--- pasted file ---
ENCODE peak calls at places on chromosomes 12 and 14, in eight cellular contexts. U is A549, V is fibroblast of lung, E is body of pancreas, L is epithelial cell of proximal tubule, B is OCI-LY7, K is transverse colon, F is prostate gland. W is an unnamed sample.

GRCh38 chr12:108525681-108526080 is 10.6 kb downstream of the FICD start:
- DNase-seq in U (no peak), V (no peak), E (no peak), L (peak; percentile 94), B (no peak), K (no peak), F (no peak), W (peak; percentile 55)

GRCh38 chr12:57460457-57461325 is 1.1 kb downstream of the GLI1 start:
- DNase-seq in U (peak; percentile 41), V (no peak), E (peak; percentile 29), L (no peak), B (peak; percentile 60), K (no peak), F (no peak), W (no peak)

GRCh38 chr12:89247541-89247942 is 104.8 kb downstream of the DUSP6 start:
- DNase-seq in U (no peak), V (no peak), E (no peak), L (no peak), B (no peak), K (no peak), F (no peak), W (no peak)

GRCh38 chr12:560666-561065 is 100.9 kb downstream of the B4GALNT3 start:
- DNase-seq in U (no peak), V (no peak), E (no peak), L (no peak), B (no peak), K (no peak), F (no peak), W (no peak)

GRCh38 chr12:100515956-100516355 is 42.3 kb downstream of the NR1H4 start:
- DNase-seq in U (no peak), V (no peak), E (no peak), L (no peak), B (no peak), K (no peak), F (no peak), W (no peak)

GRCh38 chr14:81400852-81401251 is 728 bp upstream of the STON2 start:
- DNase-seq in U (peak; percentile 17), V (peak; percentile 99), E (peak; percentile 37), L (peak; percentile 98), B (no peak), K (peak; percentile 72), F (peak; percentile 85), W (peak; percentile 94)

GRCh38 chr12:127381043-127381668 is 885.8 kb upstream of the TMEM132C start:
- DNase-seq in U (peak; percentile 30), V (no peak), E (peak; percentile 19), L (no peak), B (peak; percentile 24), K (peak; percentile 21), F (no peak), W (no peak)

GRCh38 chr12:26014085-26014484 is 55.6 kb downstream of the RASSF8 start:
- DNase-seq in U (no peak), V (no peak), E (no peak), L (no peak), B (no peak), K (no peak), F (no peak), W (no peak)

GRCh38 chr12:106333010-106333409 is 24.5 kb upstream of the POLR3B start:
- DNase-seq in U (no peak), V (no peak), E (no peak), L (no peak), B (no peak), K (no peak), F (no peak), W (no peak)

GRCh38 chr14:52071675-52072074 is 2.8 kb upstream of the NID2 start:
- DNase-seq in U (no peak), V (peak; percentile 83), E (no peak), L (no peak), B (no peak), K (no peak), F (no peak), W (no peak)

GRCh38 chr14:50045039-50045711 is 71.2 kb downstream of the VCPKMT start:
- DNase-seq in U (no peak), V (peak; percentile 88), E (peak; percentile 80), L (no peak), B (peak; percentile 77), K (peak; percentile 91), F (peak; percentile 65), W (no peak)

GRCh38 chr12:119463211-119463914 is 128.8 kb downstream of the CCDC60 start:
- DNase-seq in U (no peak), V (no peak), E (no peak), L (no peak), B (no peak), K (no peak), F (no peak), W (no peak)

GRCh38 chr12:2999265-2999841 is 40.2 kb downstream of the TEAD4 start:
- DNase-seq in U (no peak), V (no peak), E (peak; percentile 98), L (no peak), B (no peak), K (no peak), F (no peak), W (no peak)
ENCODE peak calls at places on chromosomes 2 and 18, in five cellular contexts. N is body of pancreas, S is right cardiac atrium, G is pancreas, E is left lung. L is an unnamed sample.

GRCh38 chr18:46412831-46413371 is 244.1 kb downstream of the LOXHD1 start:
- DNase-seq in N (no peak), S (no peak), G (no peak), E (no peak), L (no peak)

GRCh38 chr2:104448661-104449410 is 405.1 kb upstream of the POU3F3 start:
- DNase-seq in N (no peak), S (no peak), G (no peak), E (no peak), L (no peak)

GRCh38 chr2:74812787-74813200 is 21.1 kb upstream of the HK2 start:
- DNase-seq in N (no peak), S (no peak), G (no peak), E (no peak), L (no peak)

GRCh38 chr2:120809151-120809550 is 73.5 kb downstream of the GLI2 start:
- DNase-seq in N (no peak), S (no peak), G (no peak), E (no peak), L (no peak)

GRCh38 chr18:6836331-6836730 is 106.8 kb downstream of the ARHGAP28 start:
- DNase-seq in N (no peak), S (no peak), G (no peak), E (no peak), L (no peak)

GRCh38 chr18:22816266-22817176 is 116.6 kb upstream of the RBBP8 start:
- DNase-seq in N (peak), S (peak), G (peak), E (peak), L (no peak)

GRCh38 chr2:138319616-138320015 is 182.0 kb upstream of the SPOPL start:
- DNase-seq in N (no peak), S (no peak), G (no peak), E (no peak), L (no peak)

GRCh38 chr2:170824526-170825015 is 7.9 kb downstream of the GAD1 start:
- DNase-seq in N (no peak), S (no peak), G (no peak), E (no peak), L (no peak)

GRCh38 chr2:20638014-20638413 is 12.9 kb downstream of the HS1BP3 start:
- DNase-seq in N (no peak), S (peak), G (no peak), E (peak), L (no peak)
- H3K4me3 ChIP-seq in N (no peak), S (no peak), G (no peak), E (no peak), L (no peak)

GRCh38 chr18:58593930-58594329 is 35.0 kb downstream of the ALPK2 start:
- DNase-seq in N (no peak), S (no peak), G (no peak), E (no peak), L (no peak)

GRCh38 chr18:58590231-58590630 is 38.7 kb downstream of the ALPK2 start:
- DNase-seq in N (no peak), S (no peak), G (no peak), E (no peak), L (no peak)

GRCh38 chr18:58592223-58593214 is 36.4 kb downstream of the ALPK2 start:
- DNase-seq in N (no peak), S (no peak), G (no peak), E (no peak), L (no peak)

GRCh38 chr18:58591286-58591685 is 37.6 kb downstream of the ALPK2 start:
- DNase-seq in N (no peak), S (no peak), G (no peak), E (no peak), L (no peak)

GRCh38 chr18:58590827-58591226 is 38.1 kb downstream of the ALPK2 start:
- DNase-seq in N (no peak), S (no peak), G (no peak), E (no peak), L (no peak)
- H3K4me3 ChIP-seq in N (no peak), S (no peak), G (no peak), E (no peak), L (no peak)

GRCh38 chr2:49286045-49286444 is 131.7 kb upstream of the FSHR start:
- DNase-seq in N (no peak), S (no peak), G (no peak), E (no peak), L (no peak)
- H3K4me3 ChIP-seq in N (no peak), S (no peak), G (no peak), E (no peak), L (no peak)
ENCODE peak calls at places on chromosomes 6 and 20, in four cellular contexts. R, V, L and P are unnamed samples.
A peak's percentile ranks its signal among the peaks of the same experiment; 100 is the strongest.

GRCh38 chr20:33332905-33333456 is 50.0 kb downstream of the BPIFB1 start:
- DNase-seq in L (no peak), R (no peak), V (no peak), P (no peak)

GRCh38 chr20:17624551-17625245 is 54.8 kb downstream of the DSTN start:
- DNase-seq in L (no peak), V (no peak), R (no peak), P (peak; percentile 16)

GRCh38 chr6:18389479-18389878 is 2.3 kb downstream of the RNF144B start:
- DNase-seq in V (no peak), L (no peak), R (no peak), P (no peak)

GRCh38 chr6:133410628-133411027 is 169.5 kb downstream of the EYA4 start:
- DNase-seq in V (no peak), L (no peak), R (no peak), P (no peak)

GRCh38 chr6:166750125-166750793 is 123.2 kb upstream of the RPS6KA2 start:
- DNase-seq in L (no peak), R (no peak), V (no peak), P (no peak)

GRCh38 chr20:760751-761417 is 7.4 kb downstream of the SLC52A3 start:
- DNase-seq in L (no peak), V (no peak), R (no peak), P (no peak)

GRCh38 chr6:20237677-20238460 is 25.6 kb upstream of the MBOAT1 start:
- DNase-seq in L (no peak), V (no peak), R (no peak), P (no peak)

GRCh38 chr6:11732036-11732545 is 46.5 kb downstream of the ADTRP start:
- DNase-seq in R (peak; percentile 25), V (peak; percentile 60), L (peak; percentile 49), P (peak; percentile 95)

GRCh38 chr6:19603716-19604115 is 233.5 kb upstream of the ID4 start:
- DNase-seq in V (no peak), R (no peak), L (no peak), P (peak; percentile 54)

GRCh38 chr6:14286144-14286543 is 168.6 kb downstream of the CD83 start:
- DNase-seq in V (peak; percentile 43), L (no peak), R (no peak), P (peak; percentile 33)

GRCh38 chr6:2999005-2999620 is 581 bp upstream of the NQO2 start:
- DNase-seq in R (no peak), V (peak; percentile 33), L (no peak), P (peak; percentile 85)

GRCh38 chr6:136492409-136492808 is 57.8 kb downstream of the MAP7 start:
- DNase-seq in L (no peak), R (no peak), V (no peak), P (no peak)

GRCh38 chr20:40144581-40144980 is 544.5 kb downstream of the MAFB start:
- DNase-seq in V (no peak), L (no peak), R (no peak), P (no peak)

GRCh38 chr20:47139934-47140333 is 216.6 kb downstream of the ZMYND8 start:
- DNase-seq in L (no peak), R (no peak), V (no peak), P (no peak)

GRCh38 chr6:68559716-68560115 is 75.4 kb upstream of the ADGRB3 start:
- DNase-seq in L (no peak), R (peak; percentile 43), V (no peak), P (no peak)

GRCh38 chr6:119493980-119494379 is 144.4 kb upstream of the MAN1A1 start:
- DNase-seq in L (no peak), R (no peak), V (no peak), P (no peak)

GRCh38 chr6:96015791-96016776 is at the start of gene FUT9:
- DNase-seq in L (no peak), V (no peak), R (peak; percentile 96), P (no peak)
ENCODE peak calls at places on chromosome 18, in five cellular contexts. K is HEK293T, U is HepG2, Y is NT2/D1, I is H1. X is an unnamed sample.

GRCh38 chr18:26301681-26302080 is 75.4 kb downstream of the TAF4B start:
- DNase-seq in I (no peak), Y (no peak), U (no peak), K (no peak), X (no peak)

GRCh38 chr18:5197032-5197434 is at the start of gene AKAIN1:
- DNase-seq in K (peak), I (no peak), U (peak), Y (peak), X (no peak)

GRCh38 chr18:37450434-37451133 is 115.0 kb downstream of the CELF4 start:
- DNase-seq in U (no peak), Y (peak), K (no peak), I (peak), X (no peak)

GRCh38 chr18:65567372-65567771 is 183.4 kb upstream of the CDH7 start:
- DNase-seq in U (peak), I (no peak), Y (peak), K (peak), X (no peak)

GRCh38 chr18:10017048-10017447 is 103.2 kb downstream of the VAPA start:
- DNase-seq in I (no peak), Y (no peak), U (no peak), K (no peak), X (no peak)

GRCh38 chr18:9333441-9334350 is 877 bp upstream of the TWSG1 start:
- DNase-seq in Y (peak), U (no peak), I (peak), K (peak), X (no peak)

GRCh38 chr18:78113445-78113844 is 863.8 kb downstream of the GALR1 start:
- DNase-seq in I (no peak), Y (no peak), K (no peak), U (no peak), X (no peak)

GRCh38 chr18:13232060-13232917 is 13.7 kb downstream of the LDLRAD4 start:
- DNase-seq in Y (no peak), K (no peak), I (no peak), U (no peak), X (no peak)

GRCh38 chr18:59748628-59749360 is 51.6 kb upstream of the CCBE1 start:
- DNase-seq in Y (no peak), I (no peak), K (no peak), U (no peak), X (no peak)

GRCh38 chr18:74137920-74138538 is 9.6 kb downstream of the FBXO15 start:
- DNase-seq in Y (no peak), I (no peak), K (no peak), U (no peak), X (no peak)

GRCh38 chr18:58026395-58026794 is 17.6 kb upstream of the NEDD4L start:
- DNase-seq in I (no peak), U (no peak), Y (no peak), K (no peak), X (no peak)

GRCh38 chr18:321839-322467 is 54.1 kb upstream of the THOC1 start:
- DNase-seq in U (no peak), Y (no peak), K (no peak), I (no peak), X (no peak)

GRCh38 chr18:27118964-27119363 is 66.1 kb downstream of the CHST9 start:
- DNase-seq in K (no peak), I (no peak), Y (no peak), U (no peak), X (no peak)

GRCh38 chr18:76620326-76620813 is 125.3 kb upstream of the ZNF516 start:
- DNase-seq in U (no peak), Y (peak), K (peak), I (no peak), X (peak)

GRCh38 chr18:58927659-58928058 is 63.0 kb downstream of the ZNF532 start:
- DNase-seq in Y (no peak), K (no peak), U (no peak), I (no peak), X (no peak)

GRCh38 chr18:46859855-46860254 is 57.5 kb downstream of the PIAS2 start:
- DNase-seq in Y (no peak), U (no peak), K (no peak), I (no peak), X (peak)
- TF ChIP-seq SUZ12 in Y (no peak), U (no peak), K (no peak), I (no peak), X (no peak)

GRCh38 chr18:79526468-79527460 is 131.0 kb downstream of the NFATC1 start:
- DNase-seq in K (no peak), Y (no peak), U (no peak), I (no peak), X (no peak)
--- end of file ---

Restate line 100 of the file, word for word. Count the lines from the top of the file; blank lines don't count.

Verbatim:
- DNase-seq in I (no peak), Y (no peak), U (no peak), K (no peak), X (no peak)